If you’re considering buying a property in 2023, it’s crucial to understand the current landscape of the property market and housing borrowing.
It’s not exactly news the Reserve Bank of Australia (RBA) and the Australian Prudential Regulation Authority (APRA) have been keeping a close eye on the property market and housing borrowing.
In 2021, after a surge in property prices across the country, the APRA decided to raise the serviceability requirement for new borrowers from 2.5 to 3.0 percentage points. Essentially, that meant that lenders had to assess whether borrowers could afford to make repayments on their home loan at an interest rate 3% higher than the lender’s rate.
Fast forward to 2023, and interest rates have risen beyond the 3% buffer recommended by APRA. With the cash rate increasing sharply and lenders lifting their interest rates to over 5%, many borrowers are now being assessed at a serviceability rate of over 8%.
The latest Quarterly ADI statistics report from APRA also revealed that banks and lenders are becoming more cautious, with the proportion of loans granted with a loan-to-valuation ratio of 90% or higher dropping to a new all-time low of 5.9%.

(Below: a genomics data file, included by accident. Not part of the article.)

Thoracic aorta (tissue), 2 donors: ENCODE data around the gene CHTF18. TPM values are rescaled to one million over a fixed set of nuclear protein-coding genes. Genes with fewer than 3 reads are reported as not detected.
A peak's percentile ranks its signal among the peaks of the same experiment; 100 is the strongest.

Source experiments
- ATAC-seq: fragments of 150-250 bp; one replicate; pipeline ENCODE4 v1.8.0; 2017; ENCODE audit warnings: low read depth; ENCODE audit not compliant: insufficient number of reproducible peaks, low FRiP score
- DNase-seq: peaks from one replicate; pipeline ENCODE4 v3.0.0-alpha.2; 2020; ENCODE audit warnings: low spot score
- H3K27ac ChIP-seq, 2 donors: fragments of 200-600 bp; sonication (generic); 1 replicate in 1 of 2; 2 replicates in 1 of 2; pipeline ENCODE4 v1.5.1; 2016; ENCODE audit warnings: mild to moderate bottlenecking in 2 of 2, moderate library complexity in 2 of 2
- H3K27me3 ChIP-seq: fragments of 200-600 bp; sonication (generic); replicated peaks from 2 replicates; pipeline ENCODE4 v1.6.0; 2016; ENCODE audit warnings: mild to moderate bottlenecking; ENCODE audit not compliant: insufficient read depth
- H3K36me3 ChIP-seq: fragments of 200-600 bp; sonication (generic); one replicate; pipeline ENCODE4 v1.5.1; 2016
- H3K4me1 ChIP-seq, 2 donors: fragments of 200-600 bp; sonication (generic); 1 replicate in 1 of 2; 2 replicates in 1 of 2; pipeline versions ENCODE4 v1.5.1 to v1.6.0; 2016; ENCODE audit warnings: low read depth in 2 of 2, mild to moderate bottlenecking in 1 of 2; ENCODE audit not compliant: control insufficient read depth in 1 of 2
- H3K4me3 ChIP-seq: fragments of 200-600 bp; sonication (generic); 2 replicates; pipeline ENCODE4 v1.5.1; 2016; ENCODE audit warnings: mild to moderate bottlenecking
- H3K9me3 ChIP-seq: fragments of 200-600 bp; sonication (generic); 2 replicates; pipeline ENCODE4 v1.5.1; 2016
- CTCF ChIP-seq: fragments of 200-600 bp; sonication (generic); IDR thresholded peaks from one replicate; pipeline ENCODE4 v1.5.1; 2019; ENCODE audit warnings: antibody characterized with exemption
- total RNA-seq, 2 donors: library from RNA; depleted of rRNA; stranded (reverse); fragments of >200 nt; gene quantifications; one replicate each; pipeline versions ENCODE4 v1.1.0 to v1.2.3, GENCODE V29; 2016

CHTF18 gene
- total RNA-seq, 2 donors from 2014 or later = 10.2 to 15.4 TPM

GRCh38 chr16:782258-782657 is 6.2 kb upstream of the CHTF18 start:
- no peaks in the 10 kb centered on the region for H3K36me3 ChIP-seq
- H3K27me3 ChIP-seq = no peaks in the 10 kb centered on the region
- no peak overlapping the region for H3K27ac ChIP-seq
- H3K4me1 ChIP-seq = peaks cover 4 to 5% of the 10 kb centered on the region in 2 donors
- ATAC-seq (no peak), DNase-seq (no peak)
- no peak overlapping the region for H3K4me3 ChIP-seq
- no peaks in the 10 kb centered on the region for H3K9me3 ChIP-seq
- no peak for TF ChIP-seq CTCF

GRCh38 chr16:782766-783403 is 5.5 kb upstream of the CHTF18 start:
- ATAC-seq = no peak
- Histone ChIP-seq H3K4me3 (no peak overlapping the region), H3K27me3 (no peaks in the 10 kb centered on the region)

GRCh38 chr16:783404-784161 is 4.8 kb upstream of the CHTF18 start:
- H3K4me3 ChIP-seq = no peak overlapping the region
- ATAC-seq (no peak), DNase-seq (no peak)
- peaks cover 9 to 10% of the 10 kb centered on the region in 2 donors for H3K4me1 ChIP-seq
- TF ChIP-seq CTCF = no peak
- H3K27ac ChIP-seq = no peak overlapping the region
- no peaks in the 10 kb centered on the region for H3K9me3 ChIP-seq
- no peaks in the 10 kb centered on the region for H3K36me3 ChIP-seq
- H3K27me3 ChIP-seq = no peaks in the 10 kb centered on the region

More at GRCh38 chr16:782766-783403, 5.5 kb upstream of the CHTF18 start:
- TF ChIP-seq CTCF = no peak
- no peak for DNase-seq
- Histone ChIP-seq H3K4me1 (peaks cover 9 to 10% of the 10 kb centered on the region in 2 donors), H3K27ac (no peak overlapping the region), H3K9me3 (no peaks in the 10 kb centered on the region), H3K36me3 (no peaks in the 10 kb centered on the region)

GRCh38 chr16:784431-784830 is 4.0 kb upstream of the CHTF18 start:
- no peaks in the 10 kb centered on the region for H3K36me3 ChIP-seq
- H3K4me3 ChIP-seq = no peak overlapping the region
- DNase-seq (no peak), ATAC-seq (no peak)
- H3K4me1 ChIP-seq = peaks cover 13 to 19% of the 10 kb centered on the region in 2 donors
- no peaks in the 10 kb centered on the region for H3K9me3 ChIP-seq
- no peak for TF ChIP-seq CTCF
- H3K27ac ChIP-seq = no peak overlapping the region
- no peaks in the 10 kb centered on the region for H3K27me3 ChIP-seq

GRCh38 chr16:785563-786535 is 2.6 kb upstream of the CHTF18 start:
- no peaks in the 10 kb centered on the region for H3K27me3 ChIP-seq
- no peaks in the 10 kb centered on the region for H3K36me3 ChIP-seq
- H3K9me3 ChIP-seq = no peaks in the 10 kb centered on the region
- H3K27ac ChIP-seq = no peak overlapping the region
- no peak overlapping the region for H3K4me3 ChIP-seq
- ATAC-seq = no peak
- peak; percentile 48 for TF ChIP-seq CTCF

This trend is impacting high-risk borrowers who may struggle to meet their repayment obligations. Tighter serviceability requirements and higher borrowing costs are making it harder for some Australians to enter the property market or refinance high-LVR existing loans.
Suppose you’re applying for a loan of $550,000 with an average variable interest rate of 5.48%. According to the current serviceability requirements, your lender will need to evaluate your ability to make repayments at an interest rate of 3% higher than their rate. This means that your lender will need to see that you can meet repayments of around $4,222, while your actual repayments would be $3,116 per month.
No changes in sight
Despite continued inflation and multiple cash rate hikes by the RBA, the APRA has announced that they do not plan to make any changes to their macroprudential policy measures yet. This means that if you’re planning to apply for a loan in 2023, you will still be subject to the 3% buffer on top of the lender’s interest rate.
So, what can you do to improve your serviceability? Here are a few tips:
- Minimise unnecessary credit as this is counted as a liability when assessing your serviceability.
- Consolidate unsecured debts so that more of your income is available to make regular repayments on your home loan.
- Cut back on discretionary spending as this can be grouped under living expenses, which can affect your borrowing capacity.
- Increase the size of your deposit (savings or equity) to ramp up your serviceability.
At UFinancial, we can help you to work out your total borrowing capacity, identify lenders that will consider your application, and find the right loan for your individual circumstances. Book a free chat today.
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